SunPower, one of the world’s largest solar manufacturers, has announced this week it has completed the acquisition of certain assets belonging to SolarWorld Americas, including its Hillsboro, Oregon, facilities and its workforce of more than 200 employees.
The move follows not only the company’s April commitment to the US-based SolarWorld Americas — one of the two companies involved in the Section 201 trade case that led to the Trump Administration imposing tariffs on imported solar cells and modules in January — but also solidifies the company’s decision to re-enter the US solar manufacturing business following the September announcement that SunPower’s interdigitated back contact (IBC) solar cells and modules would be excluded from the aforementioned Section 201 import tariffs.
SolarWorld Americas resorted to seeking trade support because, as it said in October of 2017, it wanted a “four-year relief program” which would “address the serious injury inflicted on US solar cell and module manufacturers, and to ensure that the US solar industry as a whole, including downstream consumers, remains viable and a global leader in solar energy.” This argument had already been smacked down by the Solar Energy Industries Association (SEIA) earlier in the year and was further diminished by the SEIA in its own filing to the US International Trade Committee.
In the end, the German-owned SolarWorld’s US-based subsidiary has been bailed out, so to speak, through an acquisition by SunPower, which announced the move back in April as a “new chapter in American solar panel manufacturing” and as its own avenue back to manufacturing in the United States. At the time, SunPower said that “SolarWorld Americas is the leading American manufacturer of solar panels” and that its acquisition will seek “to revitalize the US high-technology manufacturing sector” by injecting “fresh capital into the SolarWorld Americas facility and implement leading-edge, high-efficiency P-Series solar panel manufacturing technology.”
Announced on Monday, SunPower revealed that it had completed the acquisition of “certain assets of SolarWorld Americas” which included the company’s Hillsboro, Oregon, facilities which includes one of the largest solar manufacturing facilities in North America. According to SunPower, the company has also already injected fresh capital into the factory as it plans to begin manufacturing its high-efficiency P-Series solar panel manufacturing technology there.
“This acquisition is an important step in helping to reshape solar manufacturing in America,” said Tom Werner, SunPower CEO and chairman of the board. “With a dedicated and experienced Hillsboro workforce and our advanced P-Series solar panel manufacturing technology, invented and perfected in Silicon Valley, we’ll be able to sell high-performance American-assembled panels to serve our strong U.S. market demand.”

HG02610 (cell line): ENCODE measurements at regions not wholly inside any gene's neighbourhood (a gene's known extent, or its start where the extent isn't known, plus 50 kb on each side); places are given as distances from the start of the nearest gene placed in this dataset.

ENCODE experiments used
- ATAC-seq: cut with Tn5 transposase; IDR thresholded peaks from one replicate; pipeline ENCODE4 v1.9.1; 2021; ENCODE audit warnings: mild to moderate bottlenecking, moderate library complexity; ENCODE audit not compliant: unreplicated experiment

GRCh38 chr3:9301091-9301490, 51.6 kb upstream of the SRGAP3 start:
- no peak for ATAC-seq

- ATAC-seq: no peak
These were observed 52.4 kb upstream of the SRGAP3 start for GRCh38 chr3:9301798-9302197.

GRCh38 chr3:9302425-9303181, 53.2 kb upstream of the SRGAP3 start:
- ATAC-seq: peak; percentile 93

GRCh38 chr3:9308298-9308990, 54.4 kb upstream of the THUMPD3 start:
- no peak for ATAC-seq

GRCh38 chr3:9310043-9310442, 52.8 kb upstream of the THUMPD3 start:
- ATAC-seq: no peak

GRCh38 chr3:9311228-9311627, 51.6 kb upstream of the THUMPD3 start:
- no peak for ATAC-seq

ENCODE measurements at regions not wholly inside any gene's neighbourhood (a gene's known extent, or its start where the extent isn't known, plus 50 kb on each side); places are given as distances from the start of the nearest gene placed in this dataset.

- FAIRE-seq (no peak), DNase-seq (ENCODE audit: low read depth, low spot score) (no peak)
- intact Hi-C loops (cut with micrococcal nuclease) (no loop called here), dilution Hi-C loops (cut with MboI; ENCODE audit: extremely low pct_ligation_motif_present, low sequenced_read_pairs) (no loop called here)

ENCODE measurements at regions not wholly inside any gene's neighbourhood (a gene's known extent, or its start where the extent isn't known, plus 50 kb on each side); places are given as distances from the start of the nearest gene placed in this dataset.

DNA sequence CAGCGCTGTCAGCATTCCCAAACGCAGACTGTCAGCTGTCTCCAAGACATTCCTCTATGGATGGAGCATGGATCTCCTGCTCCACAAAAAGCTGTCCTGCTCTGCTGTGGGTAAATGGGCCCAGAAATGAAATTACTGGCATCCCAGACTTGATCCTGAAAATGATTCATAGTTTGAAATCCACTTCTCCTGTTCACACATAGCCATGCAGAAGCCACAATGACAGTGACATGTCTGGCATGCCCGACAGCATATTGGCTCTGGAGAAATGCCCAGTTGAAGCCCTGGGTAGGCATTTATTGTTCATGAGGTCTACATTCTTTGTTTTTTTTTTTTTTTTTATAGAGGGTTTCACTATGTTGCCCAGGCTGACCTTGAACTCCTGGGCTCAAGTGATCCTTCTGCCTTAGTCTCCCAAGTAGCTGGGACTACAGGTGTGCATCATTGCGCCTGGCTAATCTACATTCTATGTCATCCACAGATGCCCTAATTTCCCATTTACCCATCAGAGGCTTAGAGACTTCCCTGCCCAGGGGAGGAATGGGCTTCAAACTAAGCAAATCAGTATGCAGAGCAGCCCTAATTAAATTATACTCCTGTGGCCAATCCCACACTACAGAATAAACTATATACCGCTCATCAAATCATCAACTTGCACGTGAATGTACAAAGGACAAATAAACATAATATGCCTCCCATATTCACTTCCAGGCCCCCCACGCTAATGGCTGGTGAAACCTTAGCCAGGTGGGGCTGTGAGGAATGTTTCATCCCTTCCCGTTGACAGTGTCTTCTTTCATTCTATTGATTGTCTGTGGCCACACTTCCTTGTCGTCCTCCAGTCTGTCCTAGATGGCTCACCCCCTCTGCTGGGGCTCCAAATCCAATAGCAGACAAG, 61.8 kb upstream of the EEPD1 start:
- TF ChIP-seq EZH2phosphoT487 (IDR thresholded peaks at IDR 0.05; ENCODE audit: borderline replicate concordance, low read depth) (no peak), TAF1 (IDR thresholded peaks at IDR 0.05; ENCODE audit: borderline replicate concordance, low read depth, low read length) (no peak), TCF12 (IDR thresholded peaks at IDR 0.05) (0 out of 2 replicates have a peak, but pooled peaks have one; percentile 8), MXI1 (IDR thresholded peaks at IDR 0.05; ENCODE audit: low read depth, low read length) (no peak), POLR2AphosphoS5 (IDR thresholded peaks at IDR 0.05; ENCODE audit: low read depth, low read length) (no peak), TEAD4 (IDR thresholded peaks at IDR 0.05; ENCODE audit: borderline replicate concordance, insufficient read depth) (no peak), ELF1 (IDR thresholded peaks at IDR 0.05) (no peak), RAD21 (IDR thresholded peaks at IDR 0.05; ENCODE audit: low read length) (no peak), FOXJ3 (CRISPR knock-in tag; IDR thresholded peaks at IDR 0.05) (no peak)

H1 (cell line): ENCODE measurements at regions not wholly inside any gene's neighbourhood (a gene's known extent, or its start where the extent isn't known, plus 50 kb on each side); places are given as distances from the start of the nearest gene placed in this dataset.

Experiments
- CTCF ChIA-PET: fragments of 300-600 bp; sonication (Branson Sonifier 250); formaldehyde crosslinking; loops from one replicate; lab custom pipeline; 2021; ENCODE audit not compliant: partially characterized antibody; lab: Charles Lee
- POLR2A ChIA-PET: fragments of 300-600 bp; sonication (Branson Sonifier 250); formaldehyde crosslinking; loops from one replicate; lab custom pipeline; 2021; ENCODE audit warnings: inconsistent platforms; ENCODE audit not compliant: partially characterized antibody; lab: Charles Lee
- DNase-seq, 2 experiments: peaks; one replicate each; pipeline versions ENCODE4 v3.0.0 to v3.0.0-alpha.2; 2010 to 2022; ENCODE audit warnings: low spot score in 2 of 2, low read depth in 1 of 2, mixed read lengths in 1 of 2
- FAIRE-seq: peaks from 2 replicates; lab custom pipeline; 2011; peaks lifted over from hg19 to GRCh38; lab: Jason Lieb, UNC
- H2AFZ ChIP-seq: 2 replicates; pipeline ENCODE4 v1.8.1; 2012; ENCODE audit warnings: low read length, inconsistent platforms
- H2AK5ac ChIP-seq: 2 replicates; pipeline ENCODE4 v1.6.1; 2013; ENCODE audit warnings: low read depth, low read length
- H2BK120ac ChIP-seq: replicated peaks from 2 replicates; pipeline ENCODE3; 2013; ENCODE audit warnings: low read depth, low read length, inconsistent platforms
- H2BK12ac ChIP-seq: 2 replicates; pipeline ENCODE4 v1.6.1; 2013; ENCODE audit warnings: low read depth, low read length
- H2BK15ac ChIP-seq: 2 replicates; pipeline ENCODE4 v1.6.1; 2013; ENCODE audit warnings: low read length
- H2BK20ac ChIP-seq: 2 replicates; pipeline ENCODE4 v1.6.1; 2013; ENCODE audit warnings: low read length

“SunPower’s acquisition of SolarWorld Americas is a positive outcome for American manufacturing and for solar markets,” said John Smirnow, vice president of market strategy and general counsel for the Solar Energy Industries Association (SEIA). “SunPower has been a long-time leader for both SEIA and the solar industry, and we support the manufacturing capacity that this deal will yield.”
Product shipments of SunPower’s P-Series from the Hillsboro facility is expected to begin by the first quarter of 2019.
The announcement comes a fortnight after the Office of the US Trade Representative had filed with the Federal Register office a decision that certain interdigitated back contact (IBC) solar cells and modules would be excluded from the Section 201 solar tariffs. As a result, SunPower’s own IBC solar cells and modules would be excluded.
“With today’s decision that SunPower’s highly differentiated IBC cells and modules are excluded from tariffs, we are able to turn the page,” said Tom Werner.
“SunPower can now fully focus our resources to deliver the best solar solutions to our customers, develop the next wave of solar technology through American research and development and invest in American solar manufacturing. This will support U.S. solar technology leadership and preserve American jobs. To this end, we are continuing with our planned acquisition of the SolarWorld Americas manufacturing facility in Hillsboro, Oregon and expect the transaction to close before the end of the quarter.
“SunPower’s 33 years of technology innovation and solar industry leadership are an integral part of the story around America’s energy evolution. We appreciate the Administration’s thorough review and consideration on this matter, and believe this outcome supports common goals of technology innovation, economic prosperity, energy independence, and U.S. competitiveness in the global marketplace.”
“Regarding the recent exclusions ruling, we were happy to see it and hope there are more solar exclusions granted in the near future,” added the SEIA’s John Smirnow. “Additional exclusions would give American companies access to products that are not readily or adequately available from American-based manufacturers now or in the foreseeable future.”